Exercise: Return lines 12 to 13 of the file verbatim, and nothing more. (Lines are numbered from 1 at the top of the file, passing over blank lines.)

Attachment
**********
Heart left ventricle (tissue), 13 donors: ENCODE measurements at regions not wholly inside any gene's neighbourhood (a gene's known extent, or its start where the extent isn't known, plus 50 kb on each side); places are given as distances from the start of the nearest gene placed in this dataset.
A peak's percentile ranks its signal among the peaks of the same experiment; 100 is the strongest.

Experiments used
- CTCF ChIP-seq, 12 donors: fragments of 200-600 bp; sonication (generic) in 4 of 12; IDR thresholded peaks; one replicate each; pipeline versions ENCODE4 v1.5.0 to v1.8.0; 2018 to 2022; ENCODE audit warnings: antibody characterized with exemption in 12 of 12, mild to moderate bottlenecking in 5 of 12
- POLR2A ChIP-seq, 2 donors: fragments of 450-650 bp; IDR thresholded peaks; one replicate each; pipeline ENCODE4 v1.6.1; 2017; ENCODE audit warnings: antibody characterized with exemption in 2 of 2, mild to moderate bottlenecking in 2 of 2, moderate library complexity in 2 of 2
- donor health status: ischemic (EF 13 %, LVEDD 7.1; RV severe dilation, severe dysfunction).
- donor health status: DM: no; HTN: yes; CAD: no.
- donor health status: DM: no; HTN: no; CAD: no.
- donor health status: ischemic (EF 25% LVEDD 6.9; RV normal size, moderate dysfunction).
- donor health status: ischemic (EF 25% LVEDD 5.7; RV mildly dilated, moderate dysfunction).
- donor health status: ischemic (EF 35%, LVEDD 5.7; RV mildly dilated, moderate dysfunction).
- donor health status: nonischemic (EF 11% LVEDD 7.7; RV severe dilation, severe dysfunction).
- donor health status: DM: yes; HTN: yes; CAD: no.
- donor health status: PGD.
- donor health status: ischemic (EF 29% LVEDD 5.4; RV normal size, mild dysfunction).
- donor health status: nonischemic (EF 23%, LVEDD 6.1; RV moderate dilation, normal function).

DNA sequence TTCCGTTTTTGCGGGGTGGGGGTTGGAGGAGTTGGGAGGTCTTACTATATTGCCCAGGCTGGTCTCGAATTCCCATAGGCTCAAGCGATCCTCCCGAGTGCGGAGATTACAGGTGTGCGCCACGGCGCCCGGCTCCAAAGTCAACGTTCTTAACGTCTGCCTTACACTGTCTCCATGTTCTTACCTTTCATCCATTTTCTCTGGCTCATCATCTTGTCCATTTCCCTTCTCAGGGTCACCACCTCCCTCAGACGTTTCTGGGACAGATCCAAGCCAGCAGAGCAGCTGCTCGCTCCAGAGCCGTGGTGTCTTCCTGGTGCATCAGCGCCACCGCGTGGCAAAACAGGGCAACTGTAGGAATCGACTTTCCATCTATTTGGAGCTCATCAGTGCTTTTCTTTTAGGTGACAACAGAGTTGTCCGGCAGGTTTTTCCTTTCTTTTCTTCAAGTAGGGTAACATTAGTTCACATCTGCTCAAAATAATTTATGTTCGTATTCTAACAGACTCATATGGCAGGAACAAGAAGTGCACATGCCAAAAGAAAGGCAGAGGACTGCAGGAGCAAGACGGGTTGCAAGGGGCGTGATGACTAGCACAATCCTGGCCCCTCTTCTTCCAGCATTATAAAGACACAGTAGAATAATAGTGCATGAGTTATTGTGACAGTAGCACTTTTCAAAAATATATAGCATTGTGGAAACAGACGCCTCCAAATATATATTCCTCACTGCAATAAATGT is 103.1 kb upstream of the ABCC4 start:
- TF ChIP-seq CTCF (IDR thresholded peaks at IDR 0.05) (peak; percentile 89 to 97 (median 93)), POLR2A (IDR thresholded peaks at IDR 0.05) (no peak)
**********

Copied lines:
- donor health status: nonischemic (EF 11% LVEDD 7.7; RV severe dilation, severe dysfunction).
- donor health status: DM: yes; HTN: yes; CAD: no.